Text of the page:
Having a lush, green lawn is something a lot of us strive for. It does look pleasant when maintained, and for most of us, having green grass is much preferred to having spotty, dead and burnt grass, which does often happen here in Ontario in the summer months without a lot of precipitation.
This year has been the year of grass-cutting in Ontario, in my opinion, thanks to intense humidity, plenty of rain, and scorching temperatures. I don’t know if I have ever had to cut grass as often as I am this summer, and I imagine a lot of Ontarians are in the same boat – I mean, lawn mower. **
Whether it be because of the abundance of grass this year, or perhaps just to switch things up, an article by Andy Corbley from Good News Network presents some strong arguments for converting your lawn from typical grass to moss – check it out.
“Across the country, soft, cushiony moss could be the cure to the struggling homeowner’s case of a balding lawn. Growing faster, more easily, and with less effort than normal grass, it has been the landscaper’s choice in Japan for centuries.
“If one is struggling with patchy, dry, or weed-ridden grass lawns, it could be the moment to throw in the towel with a plant that in reality is quite fragile, almost always non-native, and offers little to the environment or the animals that live in the area.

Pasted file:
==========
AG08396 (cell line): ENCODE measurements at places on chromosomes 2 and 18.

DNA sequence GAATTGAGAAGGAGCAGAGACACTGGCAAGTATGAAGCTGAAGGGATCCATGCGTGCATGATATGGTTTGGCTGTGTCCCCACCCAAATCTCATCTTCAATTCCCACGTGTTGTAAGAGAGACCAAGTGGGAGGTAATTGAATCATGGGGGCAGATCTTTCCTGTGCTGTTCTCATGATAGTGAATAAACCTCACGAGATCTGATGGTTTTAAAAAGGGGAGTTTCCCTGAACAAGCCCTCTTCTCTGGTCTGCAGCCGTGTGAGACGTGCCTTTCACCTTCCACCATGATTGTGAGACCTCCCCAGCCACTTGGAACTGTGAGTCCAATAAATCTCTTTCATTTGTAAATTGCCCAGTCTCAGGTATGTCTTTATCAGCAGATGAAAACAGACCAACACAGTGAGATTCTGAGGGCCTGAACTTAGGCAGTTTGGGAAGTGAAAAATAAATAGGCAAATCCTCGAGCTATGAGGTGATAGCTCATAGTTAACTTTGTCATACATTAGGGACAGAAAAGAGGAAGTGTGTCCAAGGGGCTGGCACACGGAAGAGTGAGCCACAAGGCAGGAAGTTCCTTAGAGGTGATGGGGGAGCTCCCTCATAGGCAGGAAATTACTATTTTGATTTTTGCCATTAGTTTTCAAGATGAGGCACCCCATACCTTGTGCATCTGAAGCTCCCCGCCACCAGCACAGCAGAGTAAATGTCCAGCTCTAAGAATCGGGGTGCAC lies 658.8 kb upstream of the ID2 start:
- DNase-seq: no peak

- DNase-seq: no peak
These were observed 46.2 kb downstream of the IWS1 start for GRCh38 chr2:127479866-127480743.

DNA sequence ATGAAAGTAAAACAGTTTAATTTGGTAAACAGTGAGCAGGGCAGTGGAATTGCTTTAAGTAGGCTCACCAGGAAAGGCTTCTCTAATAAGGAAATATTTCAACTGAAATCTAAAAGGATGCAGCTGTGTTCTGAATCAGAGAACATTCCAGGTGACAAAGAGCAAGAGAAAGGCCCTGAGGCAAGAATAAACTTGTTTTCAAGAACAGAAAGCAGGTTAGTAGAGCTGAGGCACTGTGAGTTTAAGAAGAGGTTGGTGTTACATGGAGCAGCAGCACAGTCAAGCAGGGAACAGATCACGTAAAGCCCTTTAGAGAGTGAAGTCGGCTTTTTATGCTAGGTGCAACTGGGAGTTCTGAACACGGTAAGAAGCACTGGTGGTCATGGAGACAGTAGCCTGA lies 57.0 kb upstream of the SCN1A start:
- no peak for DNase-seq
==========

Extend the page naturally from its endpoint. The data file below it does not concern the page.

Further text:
“Moss gardens and moss lawns are becoming more and more popular in the United States. In so many ways, moss is superior to any species of grass—except perhaps for the purpose of serving as a volleyball court or soccer pitch.
“Moss grows fast, and is difficult to kill after it takes hold, and while psychologists note that green is a color that induces positive emotions, there’s no shade of green more vibrant or powerful than moist emerald moss. There are species that are perfect for sun, growing in between stepping stones, others which can climb over rocks or other objects, and carpet-like, or even edible moss,” says the article.
I don’t know about you, but at this rate, a moss yard is looking pretty damn tempting.
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